Friday, October 26, 1962

Winona Daily News

Location: Winona, Minnesota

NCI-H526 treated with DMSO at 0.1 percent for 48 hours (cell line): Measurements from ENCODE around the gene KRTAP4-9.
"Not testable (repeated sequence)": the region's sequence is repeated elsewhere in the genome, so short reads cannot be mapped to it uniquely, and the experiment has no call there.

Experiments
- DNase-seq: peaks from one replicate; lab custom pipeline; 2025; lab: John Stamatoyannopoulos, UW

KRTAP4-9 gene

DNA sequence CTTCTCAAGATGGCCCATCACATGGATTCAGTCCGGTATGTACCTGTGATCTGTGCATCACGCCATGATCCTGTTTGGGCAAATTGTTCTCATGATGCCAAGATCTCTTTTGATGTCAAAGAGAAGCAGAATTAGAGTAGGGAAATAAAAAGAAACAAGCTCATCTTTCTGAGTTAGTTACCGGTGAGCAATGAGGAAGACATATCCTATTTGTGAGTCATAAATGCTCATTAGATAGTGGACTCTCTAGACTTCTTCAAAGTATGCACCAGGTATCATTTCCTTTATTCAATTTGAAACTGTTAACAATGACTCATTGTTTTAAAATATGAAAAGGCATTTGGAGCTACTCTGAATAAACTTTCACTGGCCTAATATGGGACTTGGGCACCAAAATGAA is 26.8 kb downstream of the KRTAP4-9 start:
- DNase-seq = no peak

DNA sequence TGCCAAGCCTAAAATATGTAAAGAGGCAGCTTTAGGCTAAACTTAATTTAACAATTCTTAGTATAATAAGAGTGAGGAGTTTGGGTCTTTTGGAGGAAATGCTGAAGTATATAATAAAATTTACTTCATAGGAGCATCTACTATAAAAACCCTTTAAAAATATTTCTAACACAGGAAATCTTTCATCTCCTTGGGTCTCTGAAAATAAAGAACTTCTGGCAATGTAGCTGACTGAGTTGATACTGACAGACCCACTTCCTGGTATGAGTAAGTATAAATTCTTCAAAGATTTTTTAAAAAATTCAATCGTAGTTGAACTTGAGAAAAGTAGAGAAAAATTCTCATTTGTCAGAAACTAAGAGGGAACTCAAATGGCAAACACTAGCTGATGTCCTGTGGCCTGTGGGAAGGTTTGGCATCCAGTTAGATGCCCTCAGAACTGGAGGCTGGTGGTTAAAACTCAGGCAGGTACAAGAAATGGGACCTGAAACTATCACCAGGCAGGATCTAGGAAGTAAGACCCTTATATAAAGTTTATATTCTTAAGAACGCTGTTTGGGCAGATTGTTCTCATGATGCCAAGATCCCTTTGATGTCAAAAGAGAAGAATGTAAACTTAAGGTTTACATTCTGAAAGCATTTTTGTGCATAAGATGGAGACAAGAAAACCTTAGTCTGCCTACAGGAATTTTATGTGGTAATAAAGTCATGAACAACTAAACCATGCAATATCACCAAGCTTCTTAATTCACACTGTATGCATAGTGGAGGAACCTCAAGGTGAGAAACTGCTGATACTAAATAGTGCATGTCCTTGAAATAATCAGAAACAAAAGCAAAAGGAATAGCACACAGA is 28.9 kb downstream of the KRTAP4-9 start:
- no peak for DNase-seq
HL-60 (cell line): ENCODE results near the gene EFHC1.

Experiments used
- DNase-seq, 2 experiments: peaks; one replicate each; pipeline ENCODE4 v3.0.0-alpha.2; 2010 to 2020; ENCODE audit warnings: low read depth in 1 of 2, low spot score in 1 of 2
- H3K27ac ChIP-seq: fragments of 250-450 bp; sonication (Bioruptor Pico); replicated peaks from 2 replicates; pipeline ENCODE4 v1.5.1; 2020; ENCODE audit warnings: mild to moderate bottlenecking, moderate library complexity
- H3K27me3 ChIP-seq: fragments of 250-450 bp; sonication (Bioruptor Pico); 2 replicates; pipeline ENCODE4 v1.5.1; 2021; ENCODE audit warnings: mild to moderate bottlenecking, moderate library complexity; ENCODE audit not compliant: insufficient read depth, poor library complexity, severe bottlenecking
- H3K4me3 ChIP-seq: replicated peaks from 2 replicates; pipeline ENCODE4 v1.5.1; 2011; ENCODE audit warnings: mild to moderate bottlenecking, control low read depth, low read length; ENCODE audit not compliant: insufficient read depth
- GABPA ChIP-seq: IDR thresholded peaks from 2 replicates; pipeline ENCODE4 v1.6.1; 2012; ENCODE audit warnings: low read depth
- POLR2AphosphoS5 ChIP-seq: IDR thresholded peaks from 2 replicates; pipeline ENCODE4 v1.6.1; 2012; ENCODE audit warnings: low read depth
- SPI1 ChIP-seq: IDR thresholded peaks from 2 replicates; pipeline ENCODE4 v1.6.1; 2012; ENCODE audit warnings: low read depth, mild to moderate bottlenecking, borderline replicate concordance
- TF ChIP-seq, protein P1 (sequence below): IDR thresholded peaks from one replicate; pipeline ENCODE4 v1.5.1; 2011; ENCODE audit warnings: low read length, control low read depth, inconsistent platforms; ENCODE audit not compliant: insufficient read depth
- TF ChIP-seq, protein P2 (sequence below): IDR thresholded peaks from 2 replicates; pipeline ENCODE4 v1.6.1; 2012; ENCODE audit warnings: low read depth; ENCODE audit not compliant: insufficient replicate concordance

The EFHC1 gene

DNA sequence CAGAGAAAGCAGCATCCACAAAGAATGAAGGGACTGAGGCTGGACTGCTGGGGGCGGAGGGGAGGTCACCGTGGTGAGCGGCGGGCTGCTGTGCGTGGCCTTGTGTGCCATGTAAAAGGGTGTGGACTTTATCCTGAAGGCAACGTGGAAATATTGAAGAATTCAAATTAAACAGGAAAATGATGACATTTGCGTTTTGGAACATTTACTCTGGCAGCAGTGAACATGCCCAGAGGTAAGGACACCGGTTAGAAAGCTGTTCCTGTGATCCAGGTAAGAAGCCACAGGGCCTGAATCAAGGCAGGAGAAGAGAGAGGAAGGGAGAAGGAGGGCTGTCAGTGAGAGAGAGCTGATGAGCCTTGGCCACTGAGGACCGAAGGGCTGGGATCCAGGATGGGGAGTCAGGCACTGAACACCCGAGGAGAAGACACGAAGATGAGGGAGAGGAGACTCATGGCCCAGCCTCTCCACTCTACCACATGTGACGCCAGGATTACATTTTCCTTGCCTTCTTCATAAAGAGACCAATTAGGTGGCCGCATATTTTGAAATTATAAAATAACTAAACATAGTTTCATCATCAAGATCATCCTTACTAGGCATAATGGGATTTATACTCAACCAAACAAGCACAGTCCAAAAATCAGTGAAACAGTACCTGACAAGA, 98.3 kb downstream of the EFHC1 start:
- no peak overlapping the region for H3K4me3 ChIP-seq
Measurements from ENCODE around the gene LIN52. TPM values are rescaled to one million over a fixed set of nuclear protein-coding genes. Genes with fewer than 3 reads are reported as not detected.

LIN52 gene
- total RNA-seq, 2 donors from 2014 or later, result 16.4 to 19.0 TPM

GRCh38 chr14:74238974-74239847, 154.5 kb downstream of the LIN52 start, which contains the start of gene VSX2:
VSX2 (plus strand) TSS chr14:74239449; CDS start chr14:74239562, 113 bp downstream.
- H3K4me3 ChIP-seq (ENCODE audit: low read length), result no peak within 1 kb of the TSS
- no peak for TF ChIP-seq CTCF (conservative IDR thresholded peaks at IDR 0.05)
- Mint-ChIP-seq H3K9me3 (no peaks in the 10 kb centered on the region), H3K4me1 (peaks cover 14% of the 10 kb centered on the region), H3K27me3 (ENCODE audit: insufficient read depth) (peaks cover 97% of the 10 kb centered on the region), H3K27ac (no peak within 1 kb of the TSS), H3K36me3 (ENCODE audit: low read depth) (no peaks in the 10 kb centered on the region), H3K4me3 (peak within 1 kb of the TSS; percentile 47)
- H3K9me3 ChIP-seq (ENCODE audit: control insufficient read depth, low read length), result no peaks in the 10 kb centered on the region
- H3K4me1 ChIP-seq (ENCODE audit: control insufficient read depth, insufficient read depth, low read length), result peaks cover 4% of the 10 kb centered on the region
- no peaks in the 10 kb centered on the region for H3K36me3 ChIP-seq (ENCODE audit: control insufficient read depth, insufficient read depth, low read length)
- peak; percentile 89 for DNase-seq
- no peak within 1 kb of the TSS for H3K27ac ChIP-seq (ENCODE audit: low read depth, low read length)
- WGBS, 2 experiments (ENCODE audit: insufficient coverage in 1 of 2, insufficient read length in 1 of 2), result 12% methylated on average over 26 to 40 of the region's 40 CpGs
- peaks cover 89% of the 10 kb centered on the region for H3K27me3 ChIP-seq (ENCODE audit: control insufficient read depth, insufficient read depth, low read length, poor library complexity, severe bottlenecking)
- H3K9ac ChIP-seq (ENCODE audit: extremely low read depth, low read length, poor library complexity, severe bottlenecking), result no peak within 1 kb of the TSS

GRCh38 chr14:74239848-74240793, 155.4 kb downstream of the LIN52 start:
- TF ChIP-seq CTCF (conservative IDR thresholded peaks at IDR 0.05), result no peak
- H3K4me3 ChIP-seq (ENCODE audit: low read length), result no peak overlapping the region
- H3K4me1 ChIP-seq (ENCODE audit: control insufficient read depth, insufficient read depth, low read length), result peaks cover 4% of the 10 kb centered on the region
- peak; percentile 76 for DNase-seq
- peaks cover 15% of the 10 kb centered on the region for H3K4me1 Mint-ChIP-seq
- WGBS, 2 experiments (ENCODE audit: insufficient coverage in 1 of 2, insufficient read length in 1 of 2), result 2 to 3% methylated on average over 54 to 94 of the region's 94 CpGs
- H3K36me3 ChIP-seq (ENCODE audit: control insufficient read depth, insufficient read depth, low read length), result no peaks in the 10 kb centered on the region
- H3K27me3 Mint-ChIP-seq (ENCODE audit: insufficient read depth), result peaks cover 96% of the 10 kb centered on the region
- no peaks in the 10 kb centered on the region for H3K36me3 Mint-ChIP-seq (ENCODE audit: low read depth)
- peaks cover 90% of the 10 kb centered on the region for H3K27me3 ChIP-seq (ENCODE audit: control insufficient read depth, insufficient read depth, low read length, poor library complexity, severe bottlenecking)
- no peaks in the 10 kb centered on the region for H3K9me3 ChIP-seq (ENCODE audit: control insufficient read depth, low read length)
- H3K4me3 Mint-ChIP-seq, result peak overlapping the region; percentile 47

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Winona Daily News (Newspaper) - October 26, 1962, Winona, Minnesota Considerable Cloudiness, Continued Cool TOMORROW SUN RISES SETStONEW MOON OCT. 28 WINONA DAILY NEWS iimj. v-.. Ywr of Publication' WINONA, MINNESOTA, FRIDAY, OCTOBER 26, 1962 TEN CENTS PER COPY _____ TWENTY PAGES Soviet Ship Boarded, Allowed to Pass Blast at High Altitude By MALCOLM BARB m By MALCOLM BARR HONOLULU United States exploded a submegalon nu- clear device at high altitude above Ihe Pacific early today. The flash briefly lit the ocean with a rain bow of red, green and blue for hundreds of miles. A Thor missile, which failed in three previous tries at the same test, carried the warhead to its firing height, estimated at 30 lo 40 miles. The booster apparently per. formed perfectly during its con- trolled flight to detonation. The nuclear device packed a wallop of between and' a U. N. TRIANGLE Representatives of the three nations involved in current crisis over So- viet missile bases in Cuba and th U S. blockade of the island are shown during a session of the U. N. Security Council. Dr. Mario Garcia-Inchau- slegni, left, Cuban delegate, and Soviet Foreign Minister A. Valerian Zorin, right, listen as U, S. Ambassador Adlai Stevenson, center, addresses Ihe council during the stormy session. (AP Photo- fax) U.N. Sets Up Negotiations To Ease Crisis By TOM HOSE UNITED NATIONS, N.y. (AP) Acting Secretary-Genera! U Thant met with representatives of (he United Stales today in- an ef- fort to set up ncgolialions lo end the Cuban crisis. He scheduled meetings 'later in (he day with So- viet and Cuban diplomats. Two top-ranking members of the permanent U.S. delegation (o the United Nations Ambassadors F c i s T.P. Plimpton and Charles W. Yost met with Thant in the absence of Chief Delegate Adlai E. Stevenson who had rushed to Washington for consul- tations. The first meeting took place at a.m. EOT in the 3Sth floor office of the secretary-general. Thant arranged lo see Soviet Dep- uly Foreign Minister Valerian A. Zorin at p.m. and Cuban Am- bassador Mario Garcia-Inchausle- gui at p.m. In Washington, Stevenson con- ferred wilh President Kennedy nnd attended a meeling of the 12- member execiilive committee oi Ihe National Security Council ai Khrushchev Seen Trying For Berlin Concessions million tons of TNT. It was the second most .powerful high-altitude explosion of the 1962 series. actual detonation occurred near Johnston Island, 750 mile: southwest of Hawaii. The bias was clearly visible there but in Honolulu it was a Short-lived flash of light. A reddish glow arched across the clear sky when the shot wen off a few seconds past midnigh Hawaiian lime. The color changcc to then gray-blue Then Ihe glow disappeared. The test was Ibe third high-alti lude success of the drawn-out op eration Dominic series which be gan April 25. The first was a Iher monuctear blast July 8 which ere ated a giant radialion bell in outer space and lit up the Pacific with dazzling array of color. The sec ond was a low-yield detonatioi last Friday. The fireball from (bat shot was visible in some parts of Hawaii. Four tries have failed three with the submegaton warhead and one witti a thermonuclear pack age. Malfunctions in the Thor caused each failure and rockets and warheads had to be destroyed without nuclear delonations. Postponed two days by technical (roubles, Thursday night's shot went off hours late but was still well within the five-hour span scienlisls allowed for Ihe test. Four holds delayed the firing. By JOHN M. HIGHTOWER WASHINGTON IAP) Soviet Premier Khrushchev may have ordered construction of "missile bases in Cuba as parl of a Krem- lin plot to put President Kennedy under a surprise threat of nuclear war in an attempt to force U. S. concessions on Berlin. This possible strategic purpose for the sudden and unexplained installation of Soviet nuclear mis- siles 90. miles from the United Slates is being given serious con- sideration in official quarters here. tt is one of the reasons why authorities are sticking grimly to their conviction that while the first phase of (he Cuban crisis has been on the naval blockade front a second and po- tentially far more serious phase is yet to come. As lo the nature of the second phase there are-two possibilities in speculation. One is that Khru the White House Moscow Radio announced the Soviet Union's slralegic rocket troops have been ordered on a state of increased combat readi- ness. Krasnaya Zveida (Red Ihe defense ministry newspaper, said: "The unprecedented aggres- sive actions of U.S. ruling circles toward Ihe Cuban republic and other slates could not hut provoke retaliatory measures from the So viet government." Premier Khrushchev's condi- tional acceptance of Tbanl's ne- gotiation proposal was seen by Western dip'.omals in Moscow as preparation for him to appear before Ibe United Nations. Tiiey said he also apparently had di- rected Soviet ships carrying arms to lurn hack from Cuba. U.S. strategists believed the cli- max of (he crisis was slill lo come wild Ihe issue up lo the Kremlin whether Ihe solution would be military or peaceful. As Ihe peace efforls focused on the United Nations, demonslra- lions for and againsl the U.S, blockade continued around (he world. Western Europe's newspapers greeted wilh relief the willingness of the United Stales and the So- viet Union to talk. But many feared the crisis may smoulder (or weeks. Than! announced he would hold separate Inlks wilh (he United States, the Soviet Union and Cnba, beginning loday with U.S. Ambassador Adlai E. StcvcnW Stevenson Indicated to newsmen he would insist on proof (hat Soviet arms shipments lo Cuba will cease and Ihe Soviets will hnll Ihe crcclion of missile bases in Cuba i[ (he Ibree nalions agree (o meet at Ihe negotiating table, Wintry Weather Moves Into East By THE ASSOCIATED PRESS Midwintry snow and cold poured double trouble on seclions of the Northeast today. Snow reached a depth of 8 inches in Ghent, near Akron, Ohio 6 inches in Twinsburg; and 2 to 4 inches in some of Cleveland's suburbs. U.S. 21, the main route between Cleveland and Akron, became blocked at a.m. wilh between and vehicles on Ibe road. Snow removal equipment was trapped in the snarl. Five Iractor-trailers jackknifed in a 25-mile-long traffic tieup. Several schools closed. With winter almost two months away on the calendar, snow in Michigan measured 11 inches in Cassopolis, 8, in Van Buren and Paw Paw, and 4 in Allegan. Up to fi inches of snow accu- mulated in mountain sectors of Pennsylvania. Snow fell in many parts of New England. U was light in most districts, but amounted to about inches in Worcester, Mass. Light snow blended with wilh lemperatures close to freez- ing in northern New Jersey. New York City had its first snowfall of Ihe eighth time on record lhat snow fell in October there. "One of the coldest outbreaks of polar air ever seen in Octo- that's Ihe way the Weather Bureau described il shattered many long standing temperature records east of the Mississippi River. The autumn freeze reached down lo the, middle of Gulf Coast stales. Among new lows for (he dale were 19 above zero in Molinc and Peoria, 111., 25 in Pittsburg, 23 in Columbus, Ohio, and 33 at the Charleston, S.C.; Airport. Minima elsewhere included: Lone Rock and Park Falls Wis II, International Falls, Minn., la' Cincinnati 19 and Birmingham' Ala., 30. There was an indication of some relief from Ihe cold in the- .Mid- west. Temperatures moderated in (he Plains states as Ihe cold air mass, fanned hy southerly winds, shchev is intent on forcing showdown' with the West over Berlin and may go through with his main plan in spile of the dis- closure of Ihe Cuban missile buildup. The oilier is that the U.S. government is determined that Ihe missiles must be removed from Cuba and the bases demol ished. The for a frantic diplomatic search peaceful way out of the crisis, centered at Ihe United Na- lions, is so far liltle more than a lull in the diplomatic storm which broke over Ihe world Mon- day night. A defense spokesman reports that Soviet missilemen and mili- tary of whom Ihere are an estimated on the Caribbean are still work- ing at top speed to complcle Ihe bases and get whatever missiles are available to them in place. The naval blockade force which President Kennedy set in motion Monday has proved an effective barrier lo the introduction of more missiles inlo the island but the U.S. aclion has not evidently put a halt to Ihe Soviet activities already under way Ihere. The question <A why the Soviet government sel out on such a radical new course in its cold war stralegy, carrying a clear increase in (he danger of nuclear war, is a source of inlense sludy among experts and policy makers for it may give clues to future Soviet behavior. One point on which aiilhorilies seem agreed is that Ihe Ihrusl of Sovicl nuclear striking power into must tht Western lleifirsphere represent a basic Soviet moved eastward. policy decision made much ear- lier Ihis year. The indication is that the decision called for a swilch lo a much more aggres- sive slralegy with much grealer reliance on military power (o serve Moscow's expansionist pur- poses in Ihe world. First Boarding Party From Destroyer Joseph P. Kennedy Men From.Destroyer Pierce in FirU Boarding Party INTERCEPTED SHIP This was the SS Ben II. Miller when launched by Bethlehem Steel in 1943. Lloyd's Registry o! Ships says Ihis ship now is the freighter Marucla, which the U S Navy slopped, boarded and inspected (oday. The Soviet-chartered ship was bound for Cuba. The man for whom Ihe ship originally was named was a reporter for the Baltimore Evening Sun killed in a plane crash in 1942. (AP Photofax) WRANGLING AT HEARING Solon Demands Truth on Cuba WASHINGTON Several il (the Cuban sitiialion) is exactly Dnublirnns rwkMrtvt it.. registered criticism and Dernocrals countered -vilh charges of polilicn! wrangling al icrrct briefings for congressmen ml governors on Ihe Cuban block- ide. "it was something of a ral said Sen. Joseph S. Clark, )-Pa., after Thursday's sessinn in New Vork City, nut biparlisnn upport was noted, loo, in this meeling and olhcrs in Fort Worth, Tc.v., Atlanta and Chicago. The sessions sverc conducted hy De- fense and Slate Department ofli- cials. A note of controversy marked the tilth and l.iil meeting in San Francisco today even before it got off the ground. Rep. Thomas M Pclly, said he was pass- ing up the session because "1 will not expose myself lo more Stale Department propaganda.'1 "When I get briefed. I want the 1 truth, not Iramiuilizcr treat- KALAMAZOO The Kalarnazoo (Mich.) area became an autumn winter wonderland as snow piling up to from 8 to 12 inches in rieplh, (ell on (he area. Traffic, particularly on hills, was snarled hy slippery streets anl hundreds of" molonsls wore making emergency Insinuation o. anli-frccM as the mercury dipped to 17 degrees in Ihe outlying areas. MP Photofox) 1 V II IIUI- Pdly said in .1 .statement Thursday. "In Ihe future, when I want infcrmalion and an intelli- gence ronorl, I shall go to our DC. fcnsc Doparlmenl, not our Deport- ment of Stale." New York's Republican Gnv, Nelson A. Ilockcfcller-a possible candidate for (he presidency in a bipartisan note when he told newsmen: "I Ihink the way (he President described it three nighls ago. I don't sec how the President could have pul il more But New Jersey's Democratic Oov. Ilichard ,1. Hughes said (hat there was a "deplorable undcrcur- rcnl of polillcal questions" at Ihe conference.. And Clark said it "was constantly interrupted hy Republi- cans making belligerent speeches and arguing wilh the officials." A Republican conlcrce, Hep. Steven Ucrounian of New York reported that "alter the briefing Ihis morning I think our whole in- lelligcncc setup needs a Ihorough overhauling. We know less (ban should. We certainly don't have the informalion." A conflicting view was ex- pressed after (he Chicago session by Itcp. Henry S. Kcuss, IJ-Wis. The briefing for senators, rcpre- senlnlivrs and governors from 14 central slalcs represented a "first class job of intelligence hy Amer- ican intelligence agencies" he said. ths [rutting jot under way Gov. N'ortnan A. Erlit of jowa, a Republican, commented: We should have had a definitive plan on Cuba a year ago, nnd wouldn't be having (his (rou- ble now." CostofLivng Climbs, Highest In Four Years WASHINGTON cost of living climbed six-tenths of one per cent in September, the largest increase in more than four years. The increase was due primarily to a jump in meat prices following a withholding action hy farmers in Midwestern areas who refused to senr) meat animals to market. The Labor Department's con- sumer price index bad held steady during August at Ihe record level set in July. But the September index rose to 105.1 per cent of the 1357-59 average. Kwan Clngue, commissioner of :hc Bureau of Labor Satisfies, said (he major parl of the rise was due lo temporary or seasonal faclors. He cilcd the farmers' withhold- ing of livestock from market and seasonal increases in the prices of eggs and clothing. Clague said the meat situation lad changed by mid-October, with wholesale prices dropping (o about (heir August level and retail iriccs being reduced hy about half Ihe September increase. Clague said it was loo early to ell whether the Cuban crisis will lave any effect upon Ihe cost of iving. However, he added, there s no reason why it should, be- cause (here no shortages in he United Stales. Instead, he said, there is ovcrsupply in almost all arcns. w Air Force Launches Atlas-D Missile VANDENDEIIG AIR FORCE BASE, Calif. Air Force loday launched a big Allas-D in- ercontmcntal ballistic missile from Ihis rocket ami missile base U was termed a routine irainine aunch. The Air Force announced plans 'or (ho launch because, as a spokesman said: "We didn'l want anyone in the area to sec it go up and Ihink it Tnighl have anything lo do wilh Iho Cuban situation." WEATHER FEDERAL FORECAST WINONA AND VICINlTY-Con- iiiler.ible cloudiness tonight nnd Saturday. Ixiw tonight 28-34, high Salurriny 48. LOCAL WEATHER Official observations for Ihe 24 hours ending at 12 m. today: Max- minimum, 18; noon, 34; precipitation, none. AIRPORT WEATHER (North Central Observations) Max. temp. 36 at noon, min. 18 at 5 a.m., sky overclouded nl feel, visibility 12 miles, wind calm, barometer 30.25 nnd falling slowly, percent Men From Two Destroyers Inspect Cargo BULLETIN WASHINGTON W) _ A Department spokesman said today "further action will justified" If offensive military preparations in Cuba continue. Press officer Lincoln declined to speculate on just what the United States might oo. However, officials said sur. veillance discloses that tha work of building missile sires in Cuba is continuing. White House press secretary Pierre Salinger said may have statement later in the day en activity at missile in Cuba. WASHINGTON (AP) _ A U.S. Navy party boarded a Russian- chartered Lebanese freighter to- day, and reported more than two hours later thai no offensive wea- pons material was aboard. The freighter, Marucla, was permiiicd to sail on for Havana with cargo described as 12 trucks, sulpher, paper rolls, and pnrls for trucks. Assistant Secretary of Defensa Arllmr Sylvester laid a news con- ference (hat the. Navy hart re- ceived a message saying that ths boarding parly was returning to the destroyer Joseph p. Kennedy at a.m. The message reported that "no prohibited ma- terial" has been found on board. The menage said alf the Mar- ucla's papers were in order and the boarding party hart obtained a copy of (he cargo manifest. "Cargo 12 trucks deck loaded the message said. "All holdj loaded to capacity. No passen- gers." The slopping o( the Marucla was the second interception an- nounced and the first reported hoarding by the Navy since it clamped a quarantine on Commu- nist arms shipments to Cuba Wednesday morning. Marocla, which Sylvester said was listed in Lloyd's Shippino Registry as ji British-owned World War II Liberty ship, was given permission to proceed on a course for Havana. The vessel reportedly flies a Lebanese flag. The boarding parly, of undis- closed size, went aboard the Mar- ucla at a.m. (EST) 180 miles northeast of Nassau in the Ba- hamas. Sylvester said that the destroyer John li. Pierce set out at 2 p.m Thursday to intercept Ihe Mar- ucla, assisleri by tracker air- planes. The Pierce made conlact about p.m. Thursday and was joined by the destroyer Joseph P Kennedy after midnight. The Ken- nedy was named for Uie Presi- dent's brother, a Navy flier killed In World War fl. During the rest of th. night, th. Marucla beaded on a south south- west course at 12 knots, Sylvester sairj. The freighter informed the Pierce that she had a cargo of sulphur, paper rolls, and truck parts tfta rucla by about two miles under orders to stop her and ward at first light. Sylvester, st a.m.. said Ihe boarding parly was still aboard and (hat the first message from the scene read: ".Party aboard Marucla at 6-50 a.m. Cooperation good, No diffi- culties expected." Sylvester totri a news conference that "until boarding party re- turns after looking at the mani- fest, inspecting cargo and inter- rogating (he personnel we cannot be sure of Ihe composition of tbo cargo." The Marucla is a Lebanese-Has! ship, built in 1943 with a length of W (cct, it beam of 57 feet and 27 fool draft. Sylvester said sba sailed from Riga, in Communist- conquered Lai via on the Baltic Sea, under charter to the Soviet government. The boarding, parly was com- manded by Lt. Cmdr. Dvvigbt G. Oshornc of East Pettcrson, N.J., and Lt. Cmdr. Kenneth C. Rey- nolds ot Coronado, Calif. Osborne ij executive officer of Ihe Pierce nnd Reynolds executive officer of :he Kennedy. The Pierce is skippered by "mdr. .lames Fotist of Greens- burg, Pa., and the Kennedy by Cmdr. Nicholas M. Mikhalevsky of Slfllcn Island, N.Y. The first ship lo be intercepted was (he Soviet tanker Bucharest bill she was not boarded and was allowed to proceed for Cuba after the Navy had checker! her hatch work from afar to determine (hat she was a legitimate tankor and (Ccnlliwd on Page 1, Col. SI SOVIET SHIP